Some time in the mid 1940′s my dad started to cough. Week after week, the cough continued. It interfered with his days, kept him awake at night. He was so fatigued he had to drop out of school. His doctor was stumped. Nothing he tried calmed the cough. Finally, his doctor recommended visiting a warm, dry climate, and my dad and grandmother headed out to California where he enrolled in UCLA. Meanwhile back in Detroit, my aunt was taking the bus to work, hacking away. The person sitting next to her said, “You have whooping cough!” When the news reached LA, my dad came back east, began to feel better, and resumed his studies.
When adolescents and adults get whooping cough (pertussis), it’s a substantial annoyance. The cough is unrelenting, often severe enough to cause vomiting, rib fractures, urinary incontinence, and fainting. Once pertussis enters a household, everyone is likely to catch it. If kids under one year old catch it, they will likely land in the hospital and about 1% die. Since the development of pertussis vaccination, U.S. rates of the disease are down about 80%. Eradication is theoretically possible, but difficult.
The vaccine is pretty effective, but no completely, and immunity doesn’t last all that long. Without boosters, kids and adults continue to pass the bacterium around, serving as a disease reservoir. The fewer people who are immune, the more likely an outbreak is to occur. There are still a few things about outbreaks we don’t understand. They occur in a cycle, with the disease numbers jumping up every 3-5 years. What we do know is that during outbreaks, little kids can get very sick and some will die. Infants’ immune systems aren’t able to fight off the infection, and their little bodies can’t handle the toxin pumped out by the bacterium. They often cough so hard that they stop breathing. The primary reason to vaccinate everyone is to prevent infants from dying.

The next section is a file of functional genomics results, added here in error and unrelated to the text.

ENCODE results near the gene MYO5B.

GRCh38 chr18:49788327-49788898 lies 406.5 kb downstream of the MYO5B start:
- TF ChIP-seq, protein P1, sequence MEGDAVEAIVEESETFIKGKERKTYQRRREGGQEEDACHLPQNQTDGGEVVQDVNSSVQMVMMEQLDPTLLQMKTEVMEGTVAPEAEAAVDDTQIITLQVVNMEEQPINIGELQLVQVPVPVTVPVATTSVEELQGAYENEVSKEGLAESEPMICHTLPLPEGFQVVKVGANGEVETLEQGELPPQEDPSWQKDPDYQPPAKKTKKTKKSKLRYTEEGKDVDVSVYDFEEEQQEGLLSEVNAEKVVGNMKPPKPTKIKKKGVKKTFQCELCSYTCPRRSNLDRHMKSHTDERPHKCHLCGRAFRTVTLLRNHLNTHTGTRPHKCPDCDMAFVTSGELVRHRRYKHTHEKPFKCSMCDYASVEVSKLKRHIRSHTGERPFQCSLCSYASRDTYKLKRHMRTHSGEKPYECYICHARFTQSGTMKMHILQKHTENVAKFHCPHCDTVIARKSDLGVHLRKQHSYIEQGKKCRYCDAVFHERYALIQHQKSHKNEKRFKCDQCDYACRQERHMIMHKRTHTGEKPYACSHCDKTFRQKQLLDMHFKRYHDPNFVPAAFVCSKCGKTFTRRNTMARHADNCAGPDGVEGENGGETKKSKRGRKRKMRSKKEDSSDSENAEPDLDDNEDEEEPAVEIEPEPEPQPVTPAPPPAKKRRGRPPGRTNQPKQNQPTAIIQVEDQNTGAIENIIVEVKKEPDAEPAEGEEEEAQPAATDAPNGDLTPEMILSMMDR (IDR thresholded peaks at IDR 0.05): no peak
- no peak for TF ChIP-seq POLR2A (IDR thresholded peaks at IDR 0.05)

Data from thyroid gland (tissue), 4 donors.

Many outbreaks are preventable, and most are easily controlled with good public health surveillance, attentive parents and doctors, and proper vaccination. Currently, adults (most of whom are no longer immune to pertussis) are advised to get a booster shot. Most will get the TDaP vaccine, which updates tetanus and diphtheria as well. This helps reduce the number of adults who can harbor the bacteria, passing it on to our most vulnerable.
Since the vaccine isn’t completely effective, it’s important that as many people as possible get it; this strategy has worked well, decreasing the number of cases and death considerably. When a case is suspected, alert doctors can test for it and treat it, and close contacts can be given prophylactic antibiotics, helping to contain the outbreak.
Last week I received an email from PalKid’s school: a pertussis case had been reported. We weren’t told details, but all cases were apparently treated, and close contacts give antibiotics. The outbreak didn’t take hold. Part of the success was due to the parents. They were straight-forward about it, contacting those who needed to know and following their doctor’s advice. The rest of the success is probably due to our community’s high vaccination rates. I’m pretty happy about this—I don’t think my kid is ready for UCLA.